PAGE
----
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Justus outlines goals for 2014 to Westminster students, staff

Justus outlines goals for 2014 to Westminster students, staff

January 28th, 2014 in News

State Sen. Jolie Justus addresses a crowd of faculty and students at Westminster College Monday. Justus visited to highlight her legislative priorities for 2014 and answer questions from constituents.

Photo by Dean Asher

State Sen. Jolie Justus spent Monday afternoon at Westminster College, where she outlined a number of her legislative priorities for the upcoming year ranging from restructuring legal code to ensuring fair treatment in Missouri's workforce.

The Democratic senator from Kansas City has spent much of the past year meeting with her new constituents after redistricting due to new census data in 2010 placed her over six rural Mid-Missouri counties, including Callaway. Justus was in Fulton to answer questions and discuss what she would be focusing on for her last year in office.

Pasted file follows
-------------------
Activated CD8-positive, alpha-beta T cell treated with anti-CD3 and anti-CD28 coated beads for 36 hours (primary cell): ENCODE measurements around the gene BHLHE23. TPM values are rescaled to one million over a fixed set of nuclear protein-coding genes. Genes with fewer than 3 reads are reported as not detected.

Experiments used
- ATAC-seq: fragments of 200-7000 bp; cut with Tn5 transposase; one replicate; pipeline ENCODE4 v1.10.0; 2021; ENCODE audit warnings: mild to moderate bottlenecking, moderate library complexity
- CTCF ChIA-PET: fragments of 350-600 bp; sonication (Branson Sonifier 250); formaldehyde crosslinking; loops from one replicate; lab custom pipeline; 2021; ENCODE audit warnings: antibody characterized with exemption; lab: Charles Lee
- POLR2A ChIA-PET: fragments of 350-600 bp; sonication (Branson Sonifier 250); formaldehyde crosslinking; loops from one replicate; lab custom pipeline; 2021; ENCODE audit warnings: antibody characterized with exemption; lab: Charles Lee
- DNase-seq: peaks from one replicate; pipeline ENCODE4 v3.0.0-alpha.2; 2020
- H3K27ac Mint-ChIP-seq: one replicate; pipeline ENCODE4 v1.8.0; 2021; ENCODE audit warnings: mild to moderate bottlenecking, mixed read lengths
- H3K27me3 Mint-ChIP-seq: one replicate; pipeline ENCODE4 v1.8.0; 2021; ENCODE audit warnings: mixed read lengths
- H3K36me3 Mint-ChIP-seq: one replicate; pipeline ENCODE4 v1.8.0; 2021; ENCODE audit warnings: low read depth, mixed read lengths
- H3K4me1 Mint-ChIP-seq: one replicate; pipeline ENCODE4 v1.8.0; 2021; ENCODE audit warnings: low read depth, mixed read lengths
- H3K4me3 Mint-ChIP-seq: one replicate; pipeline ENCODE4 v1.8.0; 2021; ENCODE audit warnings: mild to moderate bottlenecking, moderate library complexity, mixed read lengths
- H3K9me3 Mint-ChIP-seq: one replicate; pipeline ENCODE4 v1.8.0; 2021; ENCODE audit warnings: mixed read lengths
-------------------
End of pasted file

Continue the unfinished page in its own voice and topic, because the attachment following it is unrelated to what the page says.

Criminal code revision was what Justus identified as her top priority - what she described as a noncontroversial update to outdated legislation that had not been comprehensively reworked since 1977 under then-State Sen. Ike Skelton.

"Every year, legislators end up creating a new law, and it must get a new code. Since our last rewrite, so many new laws have been made they ran out of code numbers," Justus said. "Since (the last rewrite) we've put in a hodgepodge of new codes."

Justus said that "we're not making any new laws or decriminalizing anything," and the effort only sought to correct legislative redundancies and simplify code to make it easier for defense attorneys, prosecutors and public defenders to use efficiently.

Justus currently co-chairs the committee reviewing Missouri's criminal code alongside Rep. Stanley Cox, R-Sedalia. A release on the review committee dated Sept. 5, 2012, on Justus' senate.mo.gov page states the committee reviewed "more than 700 sections of state law in search of duplicative and conflicting provisions that need to be repealed or rewritten," and worked closely with prosecutors, public defenders, judges and lawmakers to identify such provisions.